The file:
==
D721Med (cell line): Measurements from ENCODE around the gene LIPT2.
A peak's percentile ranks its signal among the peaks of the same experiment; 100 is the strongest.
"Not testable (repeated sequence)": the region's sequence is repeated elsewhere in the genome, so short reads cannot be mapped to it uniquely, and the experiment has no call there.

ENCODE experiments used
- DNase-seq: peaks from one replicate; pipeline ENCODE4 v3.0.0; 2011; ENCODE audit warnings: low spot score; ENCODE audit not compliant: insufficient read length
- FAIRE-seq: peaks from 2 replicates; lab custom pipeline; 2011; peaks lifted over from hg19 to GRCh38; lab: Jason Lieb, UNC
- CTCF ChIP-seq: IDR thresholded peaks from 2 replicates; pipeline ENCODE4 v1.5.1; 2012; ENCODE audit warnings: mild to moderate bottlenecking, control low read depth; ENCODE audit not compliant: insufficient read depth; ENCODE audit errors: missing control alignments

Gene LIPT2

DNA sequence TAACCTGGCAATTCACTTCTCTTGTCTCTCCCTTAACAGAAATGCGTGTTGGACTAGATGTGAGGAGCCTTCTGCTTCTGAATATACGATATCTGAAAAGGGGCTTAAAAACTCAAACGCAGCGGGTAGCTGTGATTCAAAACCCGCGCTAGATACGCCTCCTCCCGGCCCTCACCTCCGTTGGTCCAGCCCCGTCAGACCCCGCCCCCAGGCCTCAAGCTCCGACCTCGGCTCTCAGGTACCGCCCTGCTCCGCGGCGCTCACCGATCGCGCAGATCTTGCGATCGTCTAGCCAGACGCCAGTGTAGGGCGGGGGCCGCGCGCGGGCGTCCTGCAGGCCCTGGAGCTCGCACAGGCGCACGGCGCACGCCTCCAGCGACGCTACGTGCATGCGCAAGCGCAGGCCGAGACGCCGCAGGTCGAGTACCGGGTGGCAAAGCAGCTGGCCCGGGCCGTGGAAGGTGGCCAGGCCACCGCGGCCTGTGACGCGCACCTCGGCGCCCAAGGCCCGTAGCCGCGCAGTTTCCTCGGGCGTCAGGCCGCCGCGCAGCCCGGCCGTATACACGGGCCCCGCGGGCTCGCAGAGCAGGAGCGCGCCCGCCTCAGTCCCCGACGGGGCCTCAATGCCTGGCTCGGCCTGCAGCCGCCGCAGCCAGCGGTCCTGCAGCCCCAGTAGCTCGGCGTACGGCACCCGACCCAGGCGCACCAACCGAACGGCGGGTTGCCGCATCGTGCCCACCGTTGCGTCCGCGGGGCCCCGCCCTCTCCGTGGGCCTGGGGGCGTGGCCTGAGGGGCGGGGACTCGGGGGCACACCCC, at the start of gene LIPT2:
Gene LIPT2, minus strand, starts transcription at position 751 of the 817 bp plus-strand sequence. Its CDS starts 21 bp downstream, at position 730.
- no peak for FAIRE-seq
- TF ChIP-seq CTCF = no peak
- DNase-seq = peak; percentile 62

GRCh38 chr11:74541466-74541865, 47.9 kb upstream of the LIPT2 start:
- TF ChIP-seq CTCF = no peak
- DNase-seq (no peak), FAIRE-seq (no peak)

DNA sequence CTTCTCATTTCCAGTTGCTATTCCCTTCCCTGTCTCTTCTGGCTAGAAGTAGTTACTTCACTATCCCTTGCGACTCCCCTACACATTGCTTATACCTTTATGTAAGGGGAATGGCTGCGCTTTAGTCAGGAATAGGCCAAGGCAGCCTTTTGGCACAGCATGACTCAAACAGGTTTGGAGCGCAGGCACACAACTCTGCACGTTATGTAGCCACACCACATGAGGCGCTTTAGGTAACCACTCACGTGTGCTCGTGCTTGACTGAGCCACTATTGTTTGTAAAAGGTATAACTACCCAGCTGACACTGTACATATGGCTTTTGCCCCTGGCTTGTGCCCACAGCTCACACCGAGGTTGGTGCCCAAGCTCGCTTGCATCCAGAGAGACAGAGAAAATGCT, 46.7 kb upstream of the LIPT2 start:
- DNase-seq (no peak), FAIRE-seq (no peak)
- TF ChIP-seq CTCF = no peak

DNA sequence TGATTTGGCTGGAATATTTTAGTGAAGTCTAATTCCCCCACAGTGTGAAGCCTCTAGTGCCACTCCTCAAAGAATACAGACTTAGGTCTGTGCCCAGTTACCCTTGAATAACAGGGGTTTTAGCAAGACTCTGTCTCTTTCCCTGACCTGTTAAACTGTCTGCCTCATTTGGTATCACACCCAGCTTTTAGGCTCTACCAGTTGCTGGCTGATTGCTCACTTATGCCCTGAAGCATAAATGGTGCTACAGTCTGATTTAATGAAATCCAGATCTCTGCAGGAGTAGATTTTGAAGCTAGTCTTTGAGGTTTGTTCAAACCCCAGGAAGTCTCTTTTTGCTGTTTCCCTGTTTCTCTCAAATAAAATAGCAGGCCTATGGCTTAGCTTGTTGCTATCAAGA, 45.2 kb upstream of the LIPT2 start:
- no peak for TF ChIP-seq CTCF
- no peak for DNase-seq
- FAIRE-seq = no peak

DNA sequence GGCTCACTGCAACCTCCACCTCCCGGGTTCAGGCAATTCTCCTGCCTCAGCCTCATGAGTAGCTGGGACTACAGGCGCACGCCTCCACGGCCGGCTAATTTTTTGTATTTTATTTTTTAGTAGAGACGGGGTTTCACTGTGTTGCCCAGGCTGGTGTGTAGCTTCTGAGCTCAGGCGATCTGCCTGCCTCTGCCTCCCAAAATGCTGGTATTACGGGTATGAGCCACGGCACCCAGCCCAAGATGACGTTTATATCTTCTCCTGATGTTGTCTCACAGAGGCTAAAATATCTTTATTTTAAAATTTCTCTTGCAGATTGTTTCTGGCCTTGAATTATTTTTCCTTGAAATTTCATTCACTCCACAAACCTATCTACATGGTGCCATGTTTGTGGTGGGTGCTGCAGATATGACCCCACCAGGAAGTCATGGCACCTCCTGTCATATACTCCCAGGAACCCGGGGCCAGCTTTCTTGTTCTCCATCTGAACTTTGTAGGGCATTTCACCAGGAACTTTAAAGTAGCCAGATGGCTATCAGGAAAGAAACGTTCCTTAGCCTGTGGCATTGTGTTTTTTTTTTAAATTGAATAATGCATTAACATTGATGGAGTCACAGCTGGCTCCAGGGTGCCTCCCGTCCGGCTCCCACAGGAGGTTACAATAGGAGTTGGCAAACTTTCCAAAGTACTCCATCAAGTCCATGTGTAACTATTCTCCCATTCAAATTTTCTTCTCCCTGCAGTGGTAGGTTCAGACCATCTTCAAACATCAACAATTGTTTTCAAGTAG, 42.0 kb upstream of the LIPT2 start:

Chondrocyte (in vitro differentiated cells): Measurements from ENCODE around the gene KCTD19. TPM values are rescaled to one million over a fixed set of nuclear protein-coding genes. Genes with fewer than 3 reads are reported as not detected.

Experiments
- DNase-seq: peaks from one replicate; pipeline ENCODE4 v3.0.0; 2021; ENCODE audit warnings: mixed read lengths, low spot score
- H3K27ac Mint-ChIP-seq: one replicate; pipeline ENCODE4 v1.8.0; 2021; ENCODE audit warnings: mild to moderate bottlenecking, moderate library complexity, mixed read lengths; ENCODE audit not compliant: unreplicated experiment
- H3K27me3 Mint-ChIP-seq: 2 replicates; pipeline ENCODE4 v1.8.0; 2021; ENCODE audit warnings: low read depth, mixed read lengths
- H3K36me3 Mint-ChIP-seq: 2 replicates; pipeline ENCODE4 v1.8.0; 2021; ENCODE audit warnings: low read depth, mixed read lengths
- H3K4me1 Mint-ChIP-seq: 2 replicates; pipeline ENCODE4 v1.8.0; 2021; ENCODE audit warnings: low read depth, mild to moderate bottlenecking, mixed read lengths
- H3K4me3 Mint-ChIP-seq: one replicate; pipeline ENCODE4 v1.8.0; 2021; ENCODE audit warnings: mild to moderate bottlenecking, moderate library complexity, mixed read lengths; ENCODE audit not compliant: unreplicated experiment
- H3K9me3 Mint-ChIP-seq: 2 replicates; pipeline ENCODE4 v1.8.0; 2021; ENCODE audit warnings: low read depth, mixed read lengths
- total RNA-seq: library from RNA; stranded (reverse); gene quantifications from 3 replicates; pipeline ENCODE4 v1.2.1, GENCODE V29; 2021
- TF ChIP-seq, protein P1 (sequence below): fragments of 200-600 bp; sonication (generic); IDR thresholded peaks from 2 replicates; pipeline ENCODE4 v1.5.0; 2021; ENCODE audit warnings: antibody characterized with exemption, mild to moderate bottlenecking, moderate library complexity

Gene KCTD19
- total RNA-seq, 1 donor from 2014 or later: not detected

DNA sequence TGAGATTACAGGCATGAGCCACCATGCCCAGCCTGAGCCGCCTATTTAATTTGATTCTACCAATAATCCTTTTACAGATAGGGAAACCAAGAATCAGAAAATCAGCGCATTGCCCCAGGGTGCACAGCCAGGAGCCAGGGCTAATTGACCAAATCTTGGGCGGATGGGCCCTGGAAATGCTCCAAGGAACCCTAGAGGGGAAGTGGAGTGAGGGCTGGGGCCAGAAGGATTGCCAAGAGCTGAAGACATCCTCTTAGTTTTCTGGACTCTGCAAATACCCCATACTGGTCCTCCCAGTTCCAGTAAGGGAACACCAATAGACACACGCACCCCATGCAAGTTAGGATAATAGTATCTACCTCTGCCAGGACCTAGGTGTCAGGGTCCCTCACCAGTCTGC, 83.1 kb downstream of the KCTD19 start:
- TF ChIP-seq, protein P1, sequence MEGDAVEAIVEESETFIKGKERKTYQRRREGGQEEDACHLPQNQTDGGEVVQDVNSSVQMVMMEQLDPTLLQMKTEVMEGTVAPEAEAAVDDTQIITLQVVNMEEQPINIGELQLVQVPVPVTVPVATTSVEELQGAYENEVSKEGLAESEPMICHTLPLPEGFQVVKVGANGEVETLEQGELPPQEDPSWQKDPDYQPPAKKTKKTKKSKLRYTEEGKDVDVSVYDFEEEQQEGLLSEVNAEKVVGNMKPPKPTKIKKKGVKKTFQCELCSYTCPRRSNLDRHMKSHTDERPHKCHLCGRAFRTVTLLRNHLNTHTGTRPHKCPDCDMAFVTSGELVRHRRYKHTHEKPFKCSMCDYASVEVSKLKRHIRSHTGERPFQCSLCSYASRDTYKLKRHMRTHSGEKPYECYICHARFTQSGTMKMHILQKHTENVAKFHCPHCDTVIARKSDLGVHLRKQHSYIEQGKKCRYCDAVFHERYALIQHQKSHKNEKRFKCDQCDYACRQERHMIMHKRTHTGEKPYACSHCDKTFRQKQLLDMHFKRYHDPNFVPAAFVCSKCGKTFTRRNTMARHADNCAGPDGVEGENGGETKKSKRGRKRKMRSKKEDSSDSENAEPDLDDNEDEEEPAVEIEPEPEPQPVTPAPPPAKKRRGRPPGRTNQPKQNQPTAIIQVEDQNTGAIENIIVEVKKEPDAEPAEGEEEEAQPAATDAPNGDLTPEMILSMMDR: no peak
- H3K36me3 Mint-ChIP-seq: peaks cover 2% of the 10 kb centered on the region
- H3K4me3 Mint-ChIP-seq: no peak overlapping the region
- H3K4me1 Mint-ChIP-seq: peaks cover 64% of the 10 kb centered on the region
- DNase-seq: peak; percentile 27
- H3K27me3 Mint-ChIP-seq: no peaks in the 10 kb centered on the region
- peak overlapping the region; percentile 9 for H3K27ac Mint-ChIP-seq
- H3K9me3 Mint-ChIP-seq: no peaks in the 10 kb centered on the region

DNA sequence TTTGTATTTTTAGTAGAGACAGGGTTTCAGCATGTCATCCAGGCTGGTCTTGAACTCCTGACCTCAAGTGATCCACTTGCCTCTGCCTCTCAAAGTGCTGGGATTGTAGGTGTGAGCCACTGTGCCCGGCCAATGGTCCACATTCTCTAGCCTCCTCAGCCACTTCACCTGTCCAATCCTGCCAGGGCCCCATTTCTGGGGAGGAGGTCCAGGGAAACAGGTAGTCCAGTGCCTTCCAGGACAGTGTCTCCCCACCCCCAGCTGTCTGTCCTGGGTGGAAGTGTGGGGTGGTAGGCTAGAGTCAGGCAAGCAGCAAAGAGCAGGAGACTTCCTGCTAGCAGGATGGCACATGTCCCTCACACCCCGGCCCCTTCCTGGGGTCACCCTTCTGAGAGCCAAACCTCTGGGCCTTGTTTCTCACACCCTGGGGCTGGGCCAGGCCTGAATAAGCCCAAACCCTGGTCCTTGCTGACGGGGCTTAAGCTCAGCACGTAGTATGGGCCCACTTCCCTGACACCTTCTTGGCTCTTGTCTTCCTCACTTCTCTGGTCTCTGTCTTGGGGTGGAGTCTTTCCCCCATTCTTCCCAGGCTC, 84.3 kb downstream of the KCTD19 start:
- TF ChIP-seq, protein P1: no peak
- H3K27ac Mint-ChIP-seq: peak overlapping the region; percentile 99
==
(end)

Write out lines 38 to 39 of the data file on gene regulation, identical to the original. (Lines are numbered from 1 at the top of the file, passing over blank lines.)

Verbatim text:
DNA sequence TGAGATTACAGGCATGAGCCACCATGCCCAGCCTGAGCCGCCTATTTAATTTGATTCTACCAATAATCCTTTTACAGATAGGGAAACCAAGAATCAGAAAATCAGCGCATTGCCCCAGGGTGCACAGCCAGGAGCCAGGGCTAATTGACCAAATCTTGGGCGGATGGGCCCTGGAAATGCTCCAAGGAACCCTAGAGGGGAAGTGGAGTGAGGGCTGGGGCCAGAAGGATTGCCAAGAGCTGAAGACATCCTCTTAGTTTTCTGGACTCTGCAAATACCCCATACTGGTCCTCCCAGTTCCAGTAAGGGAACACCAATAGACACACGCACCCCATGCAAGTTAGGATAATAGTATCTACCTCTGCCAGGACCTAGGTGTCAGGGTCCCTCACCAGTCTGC, 83.1 kb downstream of the KCTD19 start:
- TF ChIP-seq, protein P1, sequence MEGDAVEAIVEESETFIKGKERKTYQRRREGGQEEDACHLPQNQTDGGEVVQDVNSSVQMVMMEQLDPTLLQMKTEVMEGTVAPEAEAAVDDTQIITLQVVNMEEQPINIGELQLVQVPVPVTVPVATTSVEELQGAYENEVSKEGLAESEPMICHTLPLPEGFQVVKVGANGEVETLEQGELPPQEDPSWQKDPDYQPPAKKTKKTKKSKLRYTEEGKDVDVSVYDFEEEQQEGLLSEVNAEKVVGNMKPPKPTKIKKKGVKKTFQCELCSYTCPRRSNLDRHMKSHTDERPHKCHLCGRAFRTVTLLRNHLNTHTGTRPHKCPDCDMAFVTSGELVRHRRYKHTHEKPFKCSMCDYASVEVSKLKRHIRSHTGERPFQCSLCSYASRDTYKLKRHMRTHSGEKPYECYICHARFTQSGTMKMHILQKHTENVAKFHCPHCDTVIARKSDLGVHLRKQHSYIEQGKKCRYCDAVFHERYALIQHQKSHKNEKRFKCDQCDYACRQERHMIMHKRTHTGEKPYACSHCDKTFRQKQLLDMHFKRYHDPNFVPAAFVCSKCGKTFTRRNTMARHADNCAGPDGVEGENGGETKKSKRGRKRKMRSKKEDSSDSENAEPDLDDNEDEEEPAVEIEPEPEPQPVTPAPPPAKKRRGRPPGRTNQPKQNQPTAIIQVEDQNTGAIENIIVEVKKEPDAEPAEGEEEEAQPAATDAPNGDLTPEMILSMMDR: no peak